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Broken water main puts residents on alert

The pipe that supplies Pinellas County with more than half its drinking water burst Thursday, prompting calls for residents to conserve water for the next five days while the line is repaired.

The pipe broke about 12:30 p.m. a mile east of Gunn Highway in the Odessa area, just north of State Road 54 in Pasco County. More than 5-million gallons flowed from the line before the valve could be closed.

Residents in most of Pinellas County and western Pasco County have been asked by authorities to avoid washing their cars and watering their lawns until the pipe is repaired. Residents in the Land O'Lakes area are advised to boil their drinking and cooking water until further notice. The drop in pressure in the line may have allowed bacteria to infiltrate.

However, most users probably will not notice a drop in water pressure, said Pick Talley, Pinellas County utilities director. Pinellas is borrowing water from the city of St. Petersburg and will increase the amount it gets from its Elridge-Wilde well field in the north end of Pinellas County.

Pasco County Utilities will reroute water to the western section of the county from other areas.

The pipeline, which is defective and has burst twice before in the past nine years, supplies water to about 750,000 residents in Pinellas County and western Pasco County.

The West Coast Regional Water Supply Authority plans to spend $19-million from a settlement with the pipe manufacturer to replace the line next year.

Interpace Corp., which has since gone bankrupt, installed the pipeline in 1979. The concrete pipe is wrapped tightly around steel wire. The wire was supposed to reinforce the concrete but instead has corroded and caused a series of major ruptures that began in 1980.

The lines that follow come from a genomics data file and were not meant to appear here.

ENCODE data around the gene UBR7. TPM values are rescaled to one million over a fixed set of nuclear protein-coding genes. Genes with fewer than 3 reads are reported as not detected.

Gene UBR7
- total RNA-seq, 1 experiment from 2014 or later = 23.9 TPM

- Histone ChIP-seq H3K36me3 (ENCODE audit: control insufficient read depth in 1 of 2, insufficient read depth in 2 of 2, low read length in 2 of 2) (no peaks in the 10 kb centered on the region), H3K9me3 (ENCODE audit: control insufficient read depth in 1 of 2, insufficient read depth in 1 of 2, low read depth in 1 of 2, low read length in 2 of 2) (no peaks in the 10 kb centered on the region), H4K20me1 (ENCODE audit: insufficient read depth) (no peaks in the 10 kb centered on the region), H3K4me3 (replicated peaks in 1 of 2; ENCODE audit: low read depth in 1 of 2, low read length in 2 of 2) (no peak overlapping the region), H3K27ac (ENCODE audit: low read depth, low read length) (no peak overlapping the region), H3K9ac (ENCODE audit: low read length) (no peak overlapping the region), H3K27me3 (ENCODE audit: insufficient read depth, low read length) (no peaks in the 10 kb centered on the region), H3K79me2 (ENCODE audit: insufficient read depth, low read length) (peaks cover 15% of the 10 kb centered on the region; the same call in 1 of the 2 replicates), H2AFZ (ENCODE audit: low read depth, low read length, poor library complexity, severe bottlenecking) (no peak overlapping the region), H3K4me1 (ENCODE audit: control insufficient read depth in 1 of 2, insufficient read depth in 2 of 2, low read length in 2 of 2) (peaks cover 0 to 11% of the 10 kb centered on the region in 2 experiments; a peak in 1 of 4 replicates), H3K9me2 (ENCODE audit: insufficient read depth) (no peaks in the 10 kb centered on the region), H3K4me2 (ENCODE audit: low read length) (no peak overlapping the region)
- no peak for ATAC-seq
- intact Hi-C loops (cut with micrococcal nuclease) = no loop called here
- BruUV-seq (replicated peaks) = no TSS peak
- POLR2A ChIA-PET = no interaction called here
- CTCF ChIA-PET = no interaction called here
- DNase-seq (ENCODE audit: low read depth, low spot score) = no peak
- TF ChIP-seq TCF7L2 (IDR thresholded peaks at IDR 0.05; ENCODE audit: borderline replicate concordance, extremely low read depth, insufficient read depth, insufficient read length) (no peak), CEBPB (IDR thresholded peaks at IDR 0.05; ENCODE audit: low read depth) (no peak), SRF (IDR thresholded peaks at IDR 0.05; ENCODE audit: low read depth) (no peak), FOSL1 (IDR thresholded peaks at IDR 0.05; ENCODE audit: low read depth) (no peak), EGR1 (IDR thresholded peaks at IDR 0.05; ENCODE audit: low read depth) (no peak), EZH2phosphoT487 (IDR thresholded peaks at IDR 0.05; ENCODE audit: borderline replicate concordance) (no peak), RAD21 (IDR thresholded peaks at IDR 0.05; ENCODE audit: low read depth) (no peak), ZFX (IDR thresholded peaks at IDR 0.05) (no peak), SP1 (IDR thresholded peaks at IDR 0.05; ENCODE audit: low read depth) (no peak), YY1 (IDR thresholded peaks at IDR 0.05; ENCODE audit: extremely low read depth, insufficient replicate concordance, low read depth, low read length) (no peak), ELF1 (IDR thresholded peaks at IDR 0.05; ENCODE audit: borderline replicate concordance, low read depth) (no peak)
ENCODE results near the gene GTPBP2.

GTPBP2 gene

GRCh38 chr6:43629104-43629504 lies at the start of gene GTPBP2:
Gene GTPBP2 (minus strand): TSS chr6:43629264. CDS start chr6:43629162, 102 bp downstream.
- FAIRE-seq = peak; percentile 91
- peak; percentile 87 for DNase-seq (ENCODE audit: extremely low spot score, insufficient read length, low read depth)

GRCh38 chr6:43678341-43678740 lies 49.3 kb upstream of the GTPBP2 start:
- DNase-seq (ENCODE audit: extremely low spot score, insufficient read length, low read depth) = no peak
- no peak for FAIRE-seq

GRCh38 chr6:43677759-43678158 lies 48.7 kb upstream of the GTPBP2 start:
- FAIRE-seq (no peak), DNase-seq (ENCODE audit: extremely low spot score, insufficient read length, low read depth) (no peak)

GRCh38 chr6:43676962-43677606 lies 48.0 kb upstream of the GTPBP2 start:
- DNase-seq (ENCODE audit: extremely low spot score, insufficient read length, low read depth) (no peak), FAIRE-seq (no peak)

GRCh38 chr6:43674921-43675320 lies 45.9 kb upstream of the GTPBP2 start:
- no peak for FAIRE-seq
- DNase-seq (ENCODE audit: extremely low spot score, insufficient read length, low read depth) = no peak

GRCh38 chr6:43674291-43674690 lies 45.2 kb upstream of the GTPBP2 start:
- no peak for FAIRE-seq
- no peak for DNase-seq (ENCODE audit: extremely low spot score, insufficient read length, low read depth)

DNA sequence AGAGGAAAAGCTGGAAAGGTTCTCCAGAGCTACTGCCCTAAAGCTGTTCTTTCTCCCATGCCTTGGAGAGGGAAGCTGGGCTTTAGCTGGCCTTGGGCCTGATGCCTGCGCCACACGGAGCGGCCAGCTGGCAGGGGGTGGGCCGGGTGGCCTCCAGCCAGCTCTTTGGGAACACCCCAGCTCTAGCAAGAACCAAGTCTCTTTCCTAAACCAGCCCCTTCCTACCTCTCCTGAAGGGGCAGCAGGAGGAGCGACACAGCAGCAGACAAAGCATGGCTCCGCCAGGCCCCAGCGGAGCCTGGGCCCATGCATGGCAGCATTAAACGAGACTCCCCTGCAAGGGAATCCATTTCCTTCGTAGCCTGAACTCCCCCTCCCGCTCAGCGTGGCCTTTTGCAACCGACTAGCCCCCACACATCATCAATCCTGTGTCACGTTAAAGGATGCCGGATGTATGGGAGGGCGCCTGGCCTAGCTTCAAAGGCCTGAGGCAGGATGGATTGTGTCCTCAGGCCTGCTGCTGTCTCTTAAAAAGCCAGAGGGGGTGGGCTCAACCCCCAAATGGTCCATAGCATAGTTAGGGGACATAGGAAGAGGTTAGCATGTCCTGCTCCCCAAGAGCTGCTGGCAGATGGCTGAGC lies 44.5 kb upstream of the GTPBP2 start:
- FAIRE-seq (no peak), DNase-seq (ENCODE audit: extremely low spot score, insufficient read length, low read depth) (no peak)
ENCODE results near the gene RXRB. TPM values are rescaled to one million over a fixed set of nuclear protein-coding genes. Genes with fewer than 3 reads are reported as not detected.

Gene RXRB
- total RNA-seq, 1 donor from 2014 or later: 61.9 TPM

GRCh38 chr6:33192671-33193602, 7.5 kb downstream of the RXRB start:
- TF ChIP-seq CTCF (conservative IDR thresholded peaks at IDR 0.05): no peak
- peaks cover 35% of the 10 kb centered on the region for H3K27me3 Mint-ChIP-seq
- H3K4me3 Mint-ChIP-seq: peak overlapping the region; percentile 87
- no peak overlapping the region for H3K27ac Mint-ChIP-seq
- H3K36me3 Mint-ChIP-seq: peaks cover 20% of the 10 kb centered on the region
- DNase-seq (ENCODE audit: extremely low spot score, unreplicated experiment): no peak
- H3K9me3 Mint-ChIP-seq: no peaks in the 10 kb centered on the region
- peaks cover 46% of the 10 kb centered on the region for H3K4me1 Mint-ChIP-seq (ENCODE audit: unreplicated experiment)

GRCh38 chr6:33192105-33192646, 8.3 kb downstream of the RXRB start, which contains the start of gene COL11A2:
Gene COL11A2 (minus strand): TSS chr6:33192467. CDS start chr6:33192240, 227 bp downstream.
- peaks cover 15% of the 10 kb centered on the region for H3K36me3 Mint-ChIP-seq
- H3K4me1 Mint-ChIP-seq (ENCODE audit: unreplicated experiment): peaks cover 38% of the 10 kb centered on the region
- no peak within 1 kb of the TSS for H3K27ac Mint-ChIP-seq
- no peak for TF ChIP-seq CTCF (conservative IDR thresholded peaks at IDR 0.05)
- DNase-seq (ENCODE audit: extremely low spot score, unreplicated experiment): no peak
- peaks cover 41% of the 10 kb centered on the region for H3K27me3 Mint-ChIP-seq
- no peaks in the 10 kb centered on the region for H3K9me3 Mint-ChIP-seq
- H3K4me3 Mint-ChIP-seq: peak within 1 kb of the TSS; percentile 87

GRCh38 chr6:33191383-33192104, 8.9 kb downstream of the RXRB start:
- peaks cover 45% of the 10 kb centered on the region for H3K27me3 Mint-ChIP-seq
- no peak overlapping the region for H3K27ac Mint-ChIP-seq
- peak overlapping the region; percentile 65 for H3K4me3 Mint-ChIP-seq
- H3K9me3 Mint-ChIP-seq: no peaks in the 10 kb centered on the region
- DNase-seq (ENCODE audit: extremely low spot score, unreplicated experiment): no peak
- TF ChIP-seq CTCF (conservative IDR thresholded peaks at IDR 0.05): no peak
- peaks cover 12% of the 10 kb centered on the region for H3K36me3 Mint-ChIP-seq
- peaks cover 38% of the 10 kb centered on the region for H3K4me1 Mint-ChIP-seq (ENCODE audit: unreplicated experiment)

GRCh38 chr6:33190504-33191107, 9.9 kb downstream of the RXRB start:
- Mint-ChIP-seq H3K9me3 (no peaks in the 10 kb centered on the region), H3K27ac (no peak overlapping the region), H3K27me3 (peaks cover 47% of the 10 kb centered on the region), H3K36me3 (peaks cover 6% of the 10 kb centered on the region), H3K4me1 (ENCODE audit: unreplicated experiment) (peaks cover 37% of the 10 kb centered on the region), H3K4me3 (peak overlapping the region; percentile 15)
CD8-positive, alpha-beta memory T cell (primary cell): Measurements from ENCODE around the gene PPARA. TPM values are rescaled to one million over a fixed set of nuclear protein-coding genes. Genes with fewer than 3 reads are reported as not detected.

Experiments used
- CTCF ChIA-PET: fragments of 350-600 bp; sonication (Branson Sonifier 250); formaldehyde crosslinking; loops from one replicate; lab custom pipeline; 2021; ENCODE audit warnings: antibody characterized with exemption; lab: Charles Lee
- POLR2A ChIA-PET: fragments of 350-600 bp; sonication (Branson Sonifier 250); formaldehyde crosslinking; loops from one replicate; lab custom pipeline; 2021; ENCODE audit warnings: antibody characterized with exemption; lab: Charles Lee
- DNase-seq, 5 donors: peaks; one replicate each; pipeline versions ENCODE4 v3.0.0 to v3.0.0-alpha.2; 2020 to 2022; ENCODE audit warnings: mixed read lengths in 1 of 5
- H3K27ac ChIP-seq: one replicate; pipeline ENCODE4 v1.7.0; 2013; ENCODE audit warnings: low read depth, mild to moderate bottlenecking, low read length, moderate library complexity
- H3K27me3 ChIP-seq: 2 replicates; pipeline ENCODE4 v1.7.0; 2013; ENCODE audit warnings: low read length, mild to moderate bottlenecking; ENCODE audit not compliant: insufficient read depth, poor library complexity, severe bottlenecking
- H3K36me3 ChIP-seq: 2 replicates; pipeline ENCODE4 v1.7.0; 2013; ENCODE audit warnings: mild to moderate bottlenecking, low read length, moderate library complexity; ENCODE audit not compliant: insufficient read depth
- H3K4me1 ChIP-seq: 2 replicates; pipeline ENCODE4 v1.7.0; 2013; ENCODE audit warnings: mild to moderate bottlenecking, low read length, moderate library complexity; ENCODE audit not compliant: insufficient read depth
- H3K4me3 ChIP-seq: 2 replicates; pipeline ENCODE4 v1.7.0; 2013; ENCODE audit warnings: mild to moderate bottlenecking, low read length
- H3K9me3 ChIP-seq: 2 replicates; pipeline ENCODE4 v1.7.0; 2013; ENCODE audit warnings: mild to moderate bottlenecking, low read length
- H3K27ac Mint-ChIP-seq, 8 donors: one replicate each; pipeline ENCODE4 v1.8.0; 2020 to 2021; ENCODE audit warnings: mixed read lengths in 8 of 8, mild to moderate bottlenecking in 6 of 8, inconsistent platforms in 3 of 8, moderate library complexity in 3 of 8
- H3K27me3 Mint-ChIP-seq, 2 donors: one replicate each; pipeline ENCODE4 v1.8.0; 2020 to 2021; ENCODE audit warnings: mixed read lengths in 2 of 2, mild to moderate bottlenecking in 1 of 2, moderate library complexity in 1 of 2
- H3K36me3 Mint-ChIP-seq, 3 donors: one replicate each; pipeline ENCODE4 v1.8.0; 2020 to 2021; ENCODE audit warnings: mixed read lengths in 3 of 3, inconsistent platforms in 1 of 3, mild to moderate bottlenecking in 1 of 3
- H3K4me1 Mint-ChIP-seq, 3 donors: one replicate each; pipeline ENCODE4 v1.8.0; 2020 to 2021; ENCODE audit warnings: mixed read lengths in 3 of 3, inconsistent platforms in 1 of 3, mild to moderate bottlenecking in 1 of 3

The 7{-foot-wide pipe supplies about 40-million gallons a day to Pinellas County Utilities, which serves all of the county except those who live in St. Petersburg, Dunedin, Belleair, Gulfport and South Pasadena.

West Coast officials discovered the break about 12:30 p.m. when there was a major drop in pressure at their Cypress Creek station. It took two to three hours to shut the pipe down, said Michelle Klase, spokeswoman for the water authority.

Thursday's break created an instant lake the size of a couple of football fields, but by evening the water authority had pumped out most of the water.

Crews will finish replacing the line sometime Monday or Tuesday, Klase said.

The loss of Pinellas County's major water supply is manageable because demand is lower this time of the year, Talley said. The forecast of rain through the weekend also should help by lessening the need to water lawns.

The Elridge-Wilde well field normally pumps 23-million gallons a day but can pump up to 50-million gallons a day if needed, Talley said.

"If residents avoid all excess use of water, we should all be fine," Talley said.